A Rise in US Gasoline Stocks

Oil edged lower on Wednesday not able to shake off the negative mood of the last two days in response to a sharp rise in U.S. stockpiles of products like gasoline, pointing to weak demand through the summer season driving season in America.

Brent crude futures were down by 10 cents at $63.56 a barrel by 0840 GMT. They fell 1% on Wednesday, and 3% on Tuesday.

U.S West Texas Intermediate crude futures were down 19 cents at $56.59. The U.S. benchmark dropped 1.5% in the previous session, and 3% on Tuesday.

Mixed signals from America and Iran also left the market in limbo. United State President Donald Trump said on Tuesday progress had been made with Iran, but Tehran denied it was willing to negotiate over its missile program.

On Wednesday U.S. officials also said they were not sure whether an oil tanker towed into Iranian waters was gained, or rescued.

Data on Wednesday from the United States Energy Information Administration (EIA) showed a larger-than-expected drawdown in crude stockpiles last week, but traders focused instead on large builds in refined product inventories dragging prices down.

U.S. crude inventories fell 3.1 million barrels, and the EIA stated, more than analysts’ forecasts for a reduction of 2.7 million barrels.

But gas stocks rose 3.6 million barrels, compared with analyst’s expectations in a Reuters poll for a 925,000-barrel drop. Distillate stockpiles raised by 5.7 million barrels, much more than expectations for a 613,000-barrel expand, the EIA data showed.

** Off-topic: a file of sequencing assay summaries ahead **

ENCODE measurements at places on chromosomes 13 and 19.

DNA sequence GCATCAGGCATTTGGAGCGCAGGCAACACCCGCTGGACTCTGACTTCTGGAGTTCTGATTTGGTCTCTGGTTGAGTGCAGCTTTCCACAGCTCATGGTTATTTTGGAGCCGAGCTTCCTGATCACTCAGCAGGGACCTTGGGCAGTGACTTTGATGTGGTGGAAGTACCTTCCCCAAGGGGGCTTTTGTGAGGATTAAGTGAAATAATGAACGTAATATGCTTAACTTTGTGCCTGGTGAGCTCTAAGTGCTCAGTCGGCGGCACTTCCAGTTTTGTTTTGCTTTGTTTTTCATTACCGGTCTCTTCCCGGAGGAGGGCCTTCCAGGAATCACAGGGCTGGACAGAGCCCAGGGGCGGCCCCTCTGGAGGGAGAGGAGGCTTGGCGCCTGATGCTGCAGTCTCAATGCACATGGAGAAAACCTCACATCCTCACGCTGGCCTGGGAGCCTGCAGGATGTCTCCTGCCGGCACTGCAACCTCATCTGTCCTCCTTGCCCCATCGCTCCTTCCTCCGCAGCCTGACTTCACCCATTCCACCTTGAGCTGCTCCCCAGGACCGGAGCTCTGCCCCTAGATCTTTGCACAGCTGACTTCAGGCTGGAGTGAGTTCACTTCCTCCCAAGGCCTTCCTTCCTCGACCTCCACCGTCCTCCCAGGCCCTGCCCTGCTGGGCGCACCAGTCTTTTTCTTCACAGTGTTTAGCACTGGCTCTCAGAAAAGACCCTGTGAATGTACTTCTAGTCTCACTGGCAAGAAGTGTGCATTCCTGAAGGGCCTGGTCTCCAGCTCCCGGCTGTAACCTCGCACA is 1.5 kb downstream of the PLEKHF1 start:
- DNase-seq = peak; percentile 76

Tamas Varga PVM analyst said, “Due to the combination of unattractive weekly statistics on U.S. oil inventories from the EIA and sluggish performances from the stock markets Tuesday’s sell-off didn’t turn out to be a buying opportunity, at least not for the time being.”

Crude production was interrupted last week by Storm Barry, which came ashore on Saturday in central Louisiana as a Category 1 hurricane, the first significant storm to hit the U.S. Gulf of Mexico this season.

More than half of daily crude production in the Gulf of Mexico remained offline by Tuesday, as most oil companies were re-staffing facilities to resume production.

The “easing of tensions between the U.S. and Iran, mixed Chinese development data and storm-hit operations getting back online are all pressuring oil prices downward,” Alfonso Esparza senior market analyst at OANDA, said.

Japan’s exports fell for a seventh straight month in June, with shipments to China falling more than 10%, while Japanese manufacturers’ business confidence fell to a 3-year low.